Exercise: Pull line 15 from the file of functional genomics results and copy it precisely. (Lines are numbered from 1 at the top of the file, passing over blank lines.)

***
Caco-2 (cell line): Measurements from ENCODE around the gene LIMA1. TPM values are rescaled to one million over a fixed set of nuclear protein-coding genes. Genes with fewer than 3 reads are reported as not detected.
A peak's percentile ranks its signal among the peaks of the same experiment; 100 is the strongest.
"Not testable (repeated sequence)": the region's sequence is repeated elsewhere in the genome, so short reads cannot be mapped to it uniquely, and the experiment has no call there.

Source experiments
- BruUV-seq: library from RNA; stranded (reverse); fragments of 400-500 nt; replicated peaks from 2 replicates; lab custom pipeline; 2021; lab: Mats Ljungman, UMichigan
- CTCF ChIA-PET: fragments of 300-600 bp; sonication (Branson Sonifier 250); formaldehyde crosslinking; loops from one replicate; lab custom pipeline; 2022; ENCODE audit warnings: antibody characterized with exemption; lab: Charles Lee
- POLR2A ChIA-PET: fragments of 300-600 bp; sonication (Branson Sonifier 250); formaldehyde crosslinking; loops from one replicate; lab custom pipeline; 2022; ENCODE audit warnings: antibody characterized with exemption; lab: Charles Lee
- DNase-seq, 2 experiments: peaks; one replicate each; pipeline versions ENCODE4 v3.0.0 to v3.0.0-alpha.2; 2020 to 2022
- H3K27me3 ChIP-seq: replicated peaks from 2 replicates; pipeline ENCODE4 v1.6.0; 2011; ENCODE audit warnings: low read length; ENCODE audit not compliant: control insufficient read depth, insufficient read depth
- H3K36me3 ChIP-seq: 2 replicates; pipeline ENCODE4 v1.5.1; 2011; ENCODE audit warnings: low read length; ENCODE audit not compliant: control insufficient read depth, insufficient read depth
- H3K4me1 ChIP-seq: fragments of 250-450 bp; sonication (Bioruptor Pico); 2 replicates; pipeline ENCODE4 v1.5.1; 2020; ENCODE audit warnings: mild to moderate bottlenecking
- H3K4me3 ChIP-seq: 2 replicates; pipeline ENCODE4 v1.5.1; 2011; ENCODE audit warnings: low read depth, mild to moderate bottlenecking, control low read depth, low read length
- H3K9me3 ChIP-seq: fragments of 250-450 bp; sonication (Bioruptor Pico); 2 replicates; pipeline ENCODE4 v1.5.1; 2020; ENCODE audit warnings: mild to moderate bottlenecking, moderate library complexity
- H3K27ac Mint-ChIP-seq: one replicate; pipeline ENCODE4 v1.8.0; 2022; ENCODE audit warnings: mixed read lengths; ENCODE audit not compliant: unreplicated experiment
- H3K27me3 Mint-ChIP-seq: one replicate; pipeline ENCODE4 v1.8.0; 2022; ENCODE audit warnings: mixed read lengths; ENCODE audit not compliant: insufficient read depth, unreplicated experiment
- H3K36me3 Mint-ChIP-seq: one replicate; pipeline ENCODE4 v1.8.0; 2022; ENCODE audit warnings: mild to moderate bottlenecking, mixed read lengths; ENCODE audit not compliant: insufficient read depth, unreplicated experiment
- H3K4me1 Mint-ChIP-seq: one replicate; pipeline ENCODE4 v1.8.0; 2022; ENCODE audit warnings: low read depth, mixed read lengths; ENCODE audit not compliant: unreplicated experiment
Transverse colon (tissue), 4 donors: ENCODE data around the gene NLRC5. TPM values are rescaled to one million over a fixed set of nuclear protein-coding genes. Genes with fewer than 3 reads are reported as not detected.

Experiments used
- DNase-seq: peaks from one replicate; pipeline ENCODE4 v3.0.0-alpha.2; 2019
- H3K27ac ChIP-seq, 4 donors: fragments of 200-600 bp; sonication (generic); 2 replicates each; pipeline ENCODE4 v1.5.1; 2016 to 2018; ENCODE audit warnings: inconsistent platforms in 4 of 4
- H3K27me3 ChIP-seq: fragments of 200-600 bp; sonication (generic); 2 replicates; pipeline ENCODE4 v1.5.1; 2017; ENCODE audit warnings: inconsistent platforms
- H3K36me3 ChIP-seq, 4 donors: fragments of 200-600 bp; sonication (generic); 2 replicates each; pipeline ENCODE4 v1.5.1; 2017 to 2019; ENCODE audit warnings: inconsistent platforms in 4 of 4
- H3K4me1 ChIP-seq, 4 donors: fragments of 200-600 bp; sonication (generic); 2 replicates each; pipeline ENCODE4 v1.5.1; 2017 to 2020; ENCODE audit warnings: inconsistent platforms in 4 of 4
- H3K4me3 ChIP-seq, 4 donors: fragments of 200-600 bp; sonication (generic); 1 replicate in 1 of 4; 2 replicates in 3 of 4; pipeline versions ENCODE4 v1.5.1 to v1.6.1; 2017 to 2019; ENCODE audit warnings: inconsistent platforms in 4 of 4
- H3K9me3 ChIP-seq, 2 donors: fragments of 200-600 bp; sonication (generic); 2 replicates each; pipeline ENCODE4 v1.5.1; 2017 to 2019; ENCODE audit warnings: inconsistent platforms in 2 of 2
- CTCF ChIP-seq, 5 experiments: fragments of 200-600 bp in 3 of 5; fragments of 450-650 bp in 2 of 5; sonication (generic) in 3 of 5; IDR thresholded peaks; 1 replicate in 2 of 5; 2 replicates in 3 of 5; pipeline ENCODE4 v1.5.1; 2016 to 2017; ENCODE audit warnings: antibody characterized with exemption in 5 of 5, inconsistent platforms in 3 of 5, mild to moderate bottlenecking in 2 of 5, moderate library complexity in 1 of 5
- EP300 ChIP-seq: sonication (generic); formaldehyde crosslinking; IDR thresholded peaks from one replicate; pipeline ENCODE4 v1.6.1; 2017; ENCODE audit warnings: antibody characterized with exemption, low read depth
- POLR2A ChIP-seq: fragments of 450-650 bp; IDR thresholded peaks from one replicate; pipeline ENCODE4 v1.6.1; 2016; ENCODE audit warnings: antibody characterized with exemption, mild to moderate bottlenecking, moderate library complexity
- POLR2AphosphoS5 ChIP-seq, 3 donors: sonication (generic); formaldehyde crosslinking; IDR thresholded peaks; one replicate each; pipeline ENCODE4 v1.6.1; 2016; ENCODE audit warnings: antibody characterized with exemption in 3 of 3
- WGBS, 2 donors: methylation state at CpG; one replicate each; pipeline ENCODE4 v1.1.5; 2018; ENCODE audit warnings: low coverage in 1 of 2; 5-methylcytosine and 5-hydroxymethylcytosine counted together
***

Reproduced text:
- H3K27me3 Mint-ChIP-seq: one replicate; pipeline ENCODE4 v1.8.0; 2022; ENCODE audit warnings: mixed read lengths; ENCODE audit not compliant: insufficient read depth, unreplicated experiment